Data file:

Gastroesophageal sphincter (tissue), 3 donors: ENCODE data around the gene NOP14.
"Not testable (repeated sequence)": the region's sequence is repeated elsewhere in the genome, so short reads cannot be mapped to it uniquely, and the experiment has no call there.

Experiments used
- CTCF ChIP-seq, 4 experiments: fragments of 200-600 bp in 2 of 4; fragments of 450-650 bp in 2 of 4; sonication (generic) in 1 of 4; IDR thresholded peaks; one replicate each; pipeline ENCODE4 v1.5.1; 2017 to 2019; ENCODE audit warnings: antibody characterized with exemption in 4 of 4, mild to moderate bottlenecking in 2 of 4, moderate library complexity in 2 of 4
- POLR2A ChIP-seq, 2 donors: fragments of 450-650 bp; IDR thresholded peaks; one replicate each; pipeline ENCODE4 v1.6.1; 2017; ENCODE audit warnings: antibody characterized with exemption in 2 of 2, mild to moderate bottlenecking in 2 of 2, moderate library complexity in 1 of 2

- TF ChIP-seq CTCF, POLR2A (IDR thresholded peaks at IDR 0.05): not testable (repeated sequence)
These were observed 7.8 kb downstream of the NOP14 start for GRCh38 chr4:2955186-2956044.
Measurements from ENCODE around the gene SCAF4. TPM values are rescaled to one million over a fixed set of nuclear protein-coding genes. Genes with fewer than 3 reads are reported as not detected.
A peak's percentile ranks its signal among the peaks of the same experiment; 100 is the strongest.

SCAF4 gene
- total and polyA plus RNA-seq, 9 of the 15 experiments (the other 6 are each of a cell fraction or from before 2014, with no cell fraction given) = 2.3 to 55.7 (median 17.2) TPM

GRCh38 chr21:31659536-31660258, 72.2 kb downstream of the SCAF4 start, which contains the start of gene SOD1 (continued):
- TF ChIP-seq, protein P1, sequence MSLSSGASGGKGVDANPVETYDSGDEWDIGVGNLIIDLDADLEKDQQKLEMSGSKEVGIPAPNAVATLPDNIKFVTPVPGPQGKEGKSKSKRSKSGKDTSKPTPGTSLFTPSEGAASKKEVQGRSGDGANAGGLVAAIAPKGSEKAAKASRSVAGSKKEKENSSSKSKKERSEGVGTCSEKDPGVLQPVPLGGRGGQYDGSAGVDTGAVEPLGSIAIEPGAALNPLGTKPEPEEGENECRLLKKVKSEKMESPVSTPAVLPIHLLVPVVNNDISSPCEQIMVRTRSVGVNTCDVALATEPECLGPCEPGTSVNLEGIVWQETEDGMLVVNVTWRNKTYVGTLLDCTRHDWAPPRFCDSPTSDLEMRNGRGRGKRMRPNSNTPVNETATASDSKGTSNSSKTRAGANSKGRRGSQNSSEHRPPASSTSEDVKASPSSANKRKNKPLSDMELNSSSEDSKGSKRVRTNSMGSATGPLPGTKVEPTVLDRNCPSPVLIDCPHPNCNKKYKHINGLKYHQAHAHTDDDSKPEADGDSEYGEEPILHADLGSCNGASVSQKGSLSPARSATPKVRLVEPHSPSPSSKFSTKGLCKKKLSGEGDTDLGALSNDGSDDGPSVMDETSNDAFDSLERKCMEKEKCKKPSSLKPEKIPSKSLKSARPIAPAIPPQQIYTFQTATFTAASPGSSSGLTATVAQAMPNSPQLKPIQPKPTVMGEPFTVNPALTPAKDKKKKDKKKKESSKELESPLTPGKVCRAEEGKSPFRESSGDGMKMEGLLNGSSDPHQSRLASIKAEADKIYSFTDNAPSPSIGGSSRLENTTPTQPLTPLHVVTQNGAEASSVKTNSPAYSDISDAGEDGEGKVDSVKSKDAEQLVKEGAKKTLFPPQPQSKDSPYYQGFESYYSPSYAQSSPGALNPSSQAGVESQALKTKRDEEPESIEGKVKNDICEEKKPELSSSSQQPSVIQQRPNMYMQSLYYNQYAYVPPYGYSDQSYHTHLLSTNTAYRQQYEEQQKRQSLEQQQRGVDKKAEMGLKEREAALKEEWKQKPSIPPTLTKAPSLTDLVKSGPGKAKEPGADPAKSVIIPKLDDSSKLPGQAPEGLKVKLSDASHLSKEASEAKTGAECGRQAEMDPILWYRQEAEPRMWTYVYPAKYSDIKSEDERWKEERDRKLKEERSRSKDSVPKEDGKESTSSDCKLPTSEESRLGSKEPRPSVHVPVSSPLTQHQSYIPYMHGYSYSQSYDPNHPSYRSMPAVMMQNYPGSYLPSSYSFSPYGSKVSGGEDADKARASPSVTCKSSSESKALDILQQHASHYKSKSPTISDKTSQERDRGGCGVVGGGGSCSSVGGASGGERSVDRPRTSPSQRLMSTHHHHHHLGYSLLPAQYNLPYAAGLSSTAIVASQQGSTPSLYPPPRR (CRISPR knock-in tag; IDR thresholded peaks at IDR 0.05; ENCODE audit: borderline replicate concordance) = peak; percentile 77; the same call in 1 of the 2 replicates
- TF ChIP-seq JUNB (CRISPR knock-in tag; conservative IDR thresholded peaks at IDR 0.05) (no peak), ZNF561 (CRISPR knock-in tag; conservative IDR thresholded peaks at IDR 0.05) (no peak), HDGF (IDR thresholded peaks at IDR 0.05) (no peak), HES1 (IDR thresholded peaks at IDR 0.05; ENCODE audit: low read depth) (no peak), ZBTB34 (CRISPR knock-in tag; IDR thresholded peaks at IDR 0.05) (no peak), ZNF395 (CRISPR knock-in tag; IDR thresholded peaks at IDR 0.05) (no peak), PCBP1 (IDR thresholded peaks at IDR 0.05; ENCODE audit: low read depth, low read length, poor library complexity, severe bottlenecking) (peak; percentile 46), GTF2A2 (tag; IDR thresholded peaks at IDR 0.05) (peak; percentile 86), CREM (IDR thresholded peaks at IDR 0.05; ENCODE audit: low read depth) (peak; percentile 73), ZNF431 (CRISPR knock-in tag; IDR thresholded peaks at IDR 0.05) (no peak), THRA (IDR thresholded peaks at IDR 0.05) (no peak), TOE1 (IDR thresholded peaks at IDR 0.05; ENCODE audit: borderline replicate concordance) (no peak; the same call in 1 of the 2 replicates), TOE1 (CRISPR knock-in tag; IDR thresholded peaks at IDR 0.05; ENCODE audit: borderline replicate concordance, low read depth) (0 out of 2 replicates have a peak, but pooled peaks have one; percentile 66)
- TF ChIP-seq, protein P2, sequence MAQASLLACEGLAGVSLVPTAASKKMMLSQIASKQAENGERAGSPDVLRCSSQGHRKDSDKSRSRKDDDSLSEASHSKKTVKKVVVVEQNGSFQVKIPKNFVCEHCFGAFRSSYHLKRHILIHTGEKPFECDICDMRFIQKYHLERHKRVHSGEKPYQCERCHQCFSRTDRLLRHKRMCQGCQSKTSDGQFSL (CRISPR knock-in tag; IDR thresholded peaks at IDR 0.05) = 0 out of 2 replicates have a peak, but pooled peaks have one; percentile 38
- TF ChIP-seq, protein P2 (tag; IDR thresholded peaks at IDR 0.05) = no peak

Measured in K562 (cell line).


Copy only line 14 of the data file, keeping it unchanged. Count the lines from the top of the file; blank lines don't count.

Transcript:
- TF ChIP-seq JUNB (CRISPR knock-in tag; conservative IDR thresholded peaks at IDR 0.05) (no peak), ZNF561 (CRISPR knock-in tag; conservative IDR thresholded peaks at IDR 0.05) (no peak), HDGF (IDR thresholded peaks at IDR 0.05) (no peak), HES1 (IDR thresholded peaks at IDR 0.05; ENCODE audit: low read depth) (no peak), ZBTB34 (CRISPR knock-in tag; IDR thresholded peaks at IDR 0.05) (no peak), ZNF395 (CRISPR knock-in tag; IDR thresholded peaks at IDR 0.05) (no peak), PCBP1 (IDR thresholded peaks at IDR 0.05; ENCODE audit: low read depth, low read length, poor library complexity, severe bottlenecking) (peak; percentile 46), GTF2A2 (tag; IDR thresholded peaks at IDR 0.05) (peak; percentile 86), CREM (IDR thresholded peaks at IDR 0.05; ENCODE audit: low read depth) (peak; percentile 73), ZNF431 (CRISPR knock-in tag; IDR thresholded peaks at IDR 0.05) (no peak), THRA (IDR thresholded peaks at IDR 0.05) (no peak), TOE1 (IDR thresholded peaks at IDR 0.05; ENCODE audit: borderline replicate concordance) (no peak; the same call in 1 of the 2 replicates), TOE1 (CRISPR knock-in tag; IDR thresholded peaks at IDR 0.05; ENCODE audit: borderline replicate concordance, low read depth) (0 out of 2 replicates have a peak, but pooled peaks have one; percentile 66)